The venerable Congregation of Jacob synagogue, founded in 1903 in London's East End is one of only three still-active area congregations.
An extensive renovation of the 107-year-old building has been completed. The building has been variously called a "valuable and venerable relic of Anglo-Jewish social history" and "one of England's last intimate folk-art Eastern European Synagogues."
Founded in 1903 by Morris Koenigsberg and Abraham Schwalbe, its members were first-generation immigrants from Poland, Lithuania and Russia.
According to an article in the East London Advertiser, Orthodox Jews from such shtetlach as Stetziver, Kalisz and Vikaviskis began meeting in the front room of the Koeningsberg house on Commercial Road.
The synagogue has managed to maintain its congregation over five generations and more than 100 years, even as the major Jewish community in the East End moved to other areas of London.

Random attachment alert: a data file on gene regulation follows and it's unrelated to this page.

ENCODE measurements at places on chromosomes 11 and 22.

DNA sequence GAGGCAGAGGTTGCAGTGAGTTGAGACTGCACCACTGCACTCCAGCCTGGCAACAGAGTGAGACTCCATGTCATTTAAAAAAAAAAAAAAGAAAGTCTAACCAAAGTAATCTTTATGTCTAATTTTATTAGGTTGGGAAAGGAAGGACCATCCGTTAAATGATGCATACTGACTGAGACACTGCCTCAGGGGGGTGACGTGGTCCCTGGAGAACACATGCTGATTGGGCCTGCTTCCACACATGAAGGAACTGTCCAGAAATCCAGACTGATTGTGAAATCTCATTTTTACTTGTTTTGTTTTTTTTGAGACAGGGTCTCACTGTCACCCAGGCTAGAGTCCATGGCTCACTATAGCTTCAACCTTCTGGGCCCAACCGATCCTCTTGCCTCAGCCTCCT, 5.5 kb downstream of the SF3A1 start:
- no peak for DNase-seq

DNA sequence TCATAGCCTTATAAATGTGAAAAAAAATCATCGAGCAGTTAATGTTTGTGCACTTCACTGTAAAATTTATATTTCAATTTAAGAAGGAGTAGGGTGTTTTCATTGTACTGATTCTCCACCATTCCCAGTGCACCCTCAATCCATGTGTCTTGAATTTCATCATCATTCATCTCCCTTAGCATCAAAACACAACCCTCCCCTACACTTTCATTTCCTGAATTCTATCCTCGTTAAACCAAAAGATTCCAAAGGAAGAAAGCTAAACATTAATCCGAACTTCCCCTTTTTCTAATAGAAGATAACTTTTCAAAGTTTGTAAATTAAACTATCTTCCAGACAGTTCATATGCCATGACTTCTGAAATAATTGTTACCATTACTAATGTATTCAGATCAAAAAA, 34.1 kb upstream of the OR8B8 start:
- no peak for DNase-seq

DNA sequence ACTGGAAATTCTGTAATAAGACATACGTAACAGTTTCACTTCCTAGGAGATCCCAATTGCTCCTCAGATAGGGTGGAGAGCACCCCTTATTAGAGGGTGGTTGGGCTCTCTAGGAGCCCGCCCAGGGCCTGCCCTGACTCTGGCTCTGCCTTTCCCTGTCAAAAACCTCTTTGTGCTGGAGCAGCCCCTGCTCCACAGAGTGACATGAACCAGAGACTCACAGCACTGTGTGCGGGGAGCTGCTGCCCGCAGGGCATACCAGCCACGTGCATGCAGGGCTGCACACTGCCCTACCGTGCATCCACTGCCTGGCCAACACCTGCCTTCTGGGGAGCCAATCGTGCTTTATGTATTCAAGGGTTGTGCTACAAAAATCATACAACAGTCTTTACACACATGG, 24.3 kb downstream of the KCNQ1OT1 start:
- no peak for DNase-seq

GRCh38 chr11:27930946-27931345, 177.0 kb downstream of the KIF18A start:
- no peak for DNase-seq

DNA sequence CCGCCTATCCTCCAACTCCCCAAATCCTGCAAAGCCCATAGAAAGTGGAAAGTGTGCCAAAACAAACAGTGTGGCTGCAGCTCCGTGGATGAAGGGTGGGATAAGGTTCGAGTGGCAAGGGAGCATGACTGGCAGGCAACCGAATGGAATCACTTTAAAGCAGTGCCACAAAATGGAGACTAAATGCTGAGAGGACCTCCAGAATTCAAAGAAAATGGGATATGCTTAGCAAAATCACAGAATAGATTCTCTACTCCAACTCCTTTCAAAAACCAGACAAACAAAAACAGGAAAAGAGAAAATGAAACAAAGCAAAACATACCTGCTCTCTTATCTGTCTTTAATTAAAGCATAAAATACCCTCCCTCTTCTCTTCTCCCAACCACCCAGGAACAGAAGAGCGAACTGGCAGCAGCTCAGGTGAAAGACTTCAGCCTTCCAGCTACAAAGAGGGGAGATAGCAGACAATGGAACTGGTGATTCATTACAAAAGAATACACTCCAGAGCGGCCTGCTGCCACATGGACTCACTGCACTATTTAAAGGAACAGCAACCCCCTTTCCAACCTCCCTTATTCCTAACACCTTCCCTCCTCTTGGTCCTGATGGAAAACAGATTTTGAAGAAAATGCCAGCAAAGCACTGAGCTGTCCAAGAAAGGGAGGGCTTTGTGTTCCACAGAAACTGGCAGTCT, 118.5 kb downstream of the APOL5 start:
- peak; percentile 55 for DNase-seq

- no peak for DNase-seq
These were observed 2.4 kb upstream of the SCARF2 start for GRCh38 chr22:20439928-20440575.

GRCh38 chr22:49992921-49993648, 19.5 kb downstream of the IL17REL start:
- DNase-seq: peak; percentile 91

In 2001, it was discovered that major repairs were needed to preserve the structure for the future.
The project was funded by the Veolia Environmental Trust, the World Monuments Fund, Jewish Heritage and Heritage of London. The Rothschild Foundation paid for a building survey, and the small congregation itself raised £30,000.
For more information, see the Congregation of Jacob site.